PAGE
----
This is a guest post from Disbelief.

The NJ recently featured an article about Christians who have warmed up to the Harry Potter books. Evidently, there has been a discovery by concerned Christians that these books about witchcraft espouse themes based on values specific to Christian teachings; i.e., self-sacrifice, protection, hope, guidance, love, death, resurrection, etc.

I am glad that the Potter books promote values inimical to most politicians, especially those of the religious right. However, I do have a concern that christians seem to be softening on witchcraft.

After all, witchcraft is a horrible and prevalent problem in our society today. I’m sick and tired of being intimidated with sorcerers in unsavory neighborhoods, and all those spells occurring in the Middle East threaten the family values of not only our society, but also of Senator Still.

According to the NJ article, we do have hope in Don Alexander of Montclair, CA. He is so sure witchcraft is an abomination of God that he as published a fantasy Christian book called Darnia’s Quest, in which the main character ‘Ashaan’ experiences stupid, poorly written adventures underwater (did Christ like Scuba diving?) that involve no witchcraft at all (such as feeding thousands off a couple loaves of bread and a fish, or turning water into wine, or walking on water; now walking on wine would really be something). What is remarkable is that Mr. Alexander’s book has a title very similar to CS Lewis’ The Chronicles of Narnia, which books are based on the Christ image of Aslan, a name also rather remarkably similar to Mr. Alexander’s ‘Ashaan’. As some of you might know, CS Lewis is the greatest Christian apologist of the 20th century. So why does Mr. Alexander, a fellow worshipper of the one true religion, feel free to rip off Mr. Lewis?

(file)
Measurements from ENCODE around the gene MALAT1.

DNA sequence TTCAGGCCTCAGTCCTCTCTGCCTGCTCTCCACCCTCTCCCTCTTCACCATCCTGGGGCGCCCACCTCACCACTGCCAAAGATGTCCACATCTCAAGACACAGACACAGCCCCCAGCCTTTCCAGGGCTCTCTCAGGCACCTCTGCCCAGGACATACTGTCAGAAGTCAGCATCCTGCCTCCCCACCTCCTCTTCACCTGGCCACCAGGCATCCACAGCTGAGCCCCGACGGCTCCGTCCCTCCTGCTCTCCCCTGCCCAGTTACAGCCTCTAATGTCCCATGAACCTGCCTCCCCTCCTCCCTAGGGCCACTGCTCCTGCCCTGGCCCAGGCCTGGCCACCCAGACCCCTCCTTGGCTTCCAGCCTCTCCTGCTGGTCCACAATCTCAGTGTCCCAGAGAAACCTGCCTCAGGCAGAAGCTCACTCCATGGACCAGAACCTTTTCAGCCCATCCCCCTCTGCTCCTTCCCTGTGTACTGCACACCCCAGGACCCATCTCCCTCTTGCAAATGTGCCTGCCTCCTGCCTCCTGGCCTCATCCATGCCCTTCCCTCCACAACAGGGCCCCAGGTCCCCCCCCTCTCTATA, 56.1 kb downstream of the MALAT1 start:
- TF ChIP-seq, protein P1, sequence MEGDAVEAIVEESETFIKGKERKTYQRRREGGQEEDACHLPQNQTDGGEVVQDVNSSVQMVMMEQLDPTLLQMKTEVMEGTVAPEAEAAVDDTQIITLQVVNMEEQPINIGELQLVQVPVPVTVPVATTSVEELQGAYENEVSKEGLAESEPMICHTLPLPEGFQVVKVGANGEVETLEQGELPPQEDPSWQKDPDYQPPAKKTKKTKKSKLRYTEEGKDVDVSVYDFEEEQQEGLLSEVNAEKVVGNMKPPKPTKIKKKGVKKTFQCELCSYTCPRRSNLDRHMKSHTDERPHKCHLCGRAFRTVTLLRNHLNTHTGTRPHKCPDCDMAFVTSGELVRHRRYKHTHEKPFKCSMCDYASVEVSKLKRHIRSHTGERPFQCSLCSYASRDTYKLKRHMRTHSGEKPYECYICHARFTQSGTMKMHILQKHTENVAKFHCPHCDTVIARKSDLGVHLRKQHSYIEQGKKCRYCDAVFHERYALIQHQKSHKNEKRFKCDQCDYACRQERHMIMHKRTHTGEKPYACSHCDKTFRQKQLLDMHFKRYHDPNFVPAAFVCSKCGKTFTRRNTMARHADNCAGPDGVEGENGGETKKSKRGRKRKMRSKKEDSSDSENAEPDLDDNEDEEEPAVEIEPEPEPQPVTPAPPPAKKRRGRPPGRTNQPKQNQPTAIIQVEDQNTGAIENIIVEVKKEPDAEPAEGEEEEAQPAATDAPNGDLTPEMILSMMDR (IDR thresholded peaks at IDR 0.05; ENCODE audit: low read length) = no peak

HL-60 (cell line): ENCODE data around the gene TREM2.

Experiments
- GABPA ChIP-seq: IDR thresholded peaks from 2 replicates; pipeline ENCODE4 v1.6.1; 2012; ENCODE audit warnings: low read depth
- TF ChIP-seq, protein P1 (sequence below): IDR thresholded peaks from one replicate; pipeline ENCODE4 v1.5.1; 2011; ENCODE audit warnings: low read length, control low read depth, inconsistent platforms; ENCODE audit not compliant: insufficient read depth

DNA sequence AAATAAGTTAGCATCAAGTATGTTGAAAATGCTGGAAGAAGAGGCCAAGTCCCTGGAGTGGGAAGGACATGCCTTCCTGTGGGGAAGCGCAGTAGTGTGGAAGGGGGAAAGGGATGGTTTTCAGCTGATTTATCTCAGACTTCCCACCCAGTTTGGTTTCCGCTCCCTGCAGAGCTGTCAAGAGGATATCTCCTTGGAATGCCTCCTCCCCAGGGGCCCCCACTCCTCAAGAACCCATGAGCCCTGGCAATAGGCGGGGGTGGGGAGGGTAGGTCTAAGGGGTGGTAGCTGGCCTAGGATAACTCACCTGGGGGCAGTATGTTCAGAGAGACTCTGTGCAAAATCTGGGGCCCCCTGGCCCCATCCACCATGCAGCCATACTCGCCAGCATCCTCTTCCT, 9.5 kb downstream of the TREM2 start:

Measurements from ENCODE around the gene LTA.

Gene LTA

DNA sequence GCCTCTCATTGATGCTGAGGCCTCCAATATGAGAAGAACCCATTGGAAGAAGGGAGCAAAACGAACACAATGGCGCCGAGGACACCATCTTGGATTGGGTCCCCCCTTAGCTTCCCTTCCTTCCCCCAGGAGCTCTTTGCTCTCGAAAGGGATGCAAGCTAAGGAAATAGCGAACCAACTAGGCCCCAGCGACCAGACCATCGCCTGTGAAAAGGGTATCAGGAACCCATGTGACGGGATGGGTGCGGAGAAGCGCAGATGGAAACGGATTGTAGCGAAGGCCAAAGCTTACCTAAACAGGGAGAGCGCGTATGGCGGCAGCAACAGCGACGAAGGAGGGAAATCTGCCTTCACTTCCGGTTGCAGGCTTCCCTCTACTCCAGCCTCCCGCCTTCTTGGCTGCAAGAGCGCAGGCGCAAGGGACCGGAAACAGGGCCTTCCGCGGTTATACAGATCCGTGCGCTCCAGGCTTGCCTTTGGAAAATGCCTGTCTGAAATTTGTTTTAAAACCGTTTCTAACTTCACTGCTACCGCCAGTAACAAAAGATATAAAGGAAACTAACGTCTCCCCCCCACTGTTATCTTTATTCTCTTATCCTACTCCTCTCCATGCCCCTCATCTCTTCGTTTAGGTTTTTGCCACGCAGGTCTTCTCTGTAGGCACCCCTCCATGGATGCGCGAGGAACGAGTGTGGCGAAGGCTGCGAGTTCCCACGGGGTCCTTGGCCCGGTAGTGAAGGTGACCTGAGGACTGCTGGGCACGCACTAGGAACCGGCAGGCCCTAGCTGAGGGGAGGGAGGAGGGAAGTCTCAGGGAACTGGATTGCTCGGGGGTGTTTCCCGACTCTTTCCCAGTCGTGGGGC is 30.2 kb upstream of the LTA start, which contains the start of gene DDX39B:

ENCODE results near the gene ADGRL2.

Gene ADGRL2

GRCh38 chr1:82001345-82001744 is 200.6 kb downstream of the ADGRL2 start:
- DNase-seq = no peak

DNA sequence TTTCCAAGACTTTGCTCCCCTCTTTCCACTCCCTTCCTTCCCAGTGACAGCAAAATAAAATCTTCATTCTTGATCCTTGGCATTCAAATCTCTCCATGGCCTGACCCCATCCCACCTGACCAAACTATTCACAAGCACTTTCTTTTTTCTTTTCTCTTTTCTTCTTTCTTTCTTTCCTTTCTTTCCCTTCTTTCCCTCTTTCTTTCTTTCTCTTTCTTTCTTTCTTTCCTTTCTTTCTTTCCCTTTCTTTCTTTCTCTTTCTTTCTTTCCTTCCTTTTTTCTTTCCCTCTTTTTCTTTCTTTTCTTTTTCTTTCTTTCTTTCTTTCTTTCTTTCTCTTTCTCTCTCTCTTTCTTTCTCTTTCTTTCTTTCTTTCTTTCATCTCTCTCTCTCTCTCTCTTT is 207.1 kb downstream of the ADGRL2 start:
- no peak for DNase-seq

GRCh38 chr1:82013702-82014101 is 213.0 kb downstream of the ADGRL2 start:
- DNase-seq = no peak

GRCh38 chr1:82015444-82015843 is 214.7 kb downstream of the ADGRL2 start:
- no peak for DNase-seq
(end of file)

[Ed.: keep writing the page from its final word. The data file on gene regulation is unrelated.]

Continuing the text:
Aren’t true believers great? Thank the one, true Lord that these hard-core religinuts are able to voice our concerns about the problems of witchcraft. What would we do without them? What would copyright infringement lawyers do without them?

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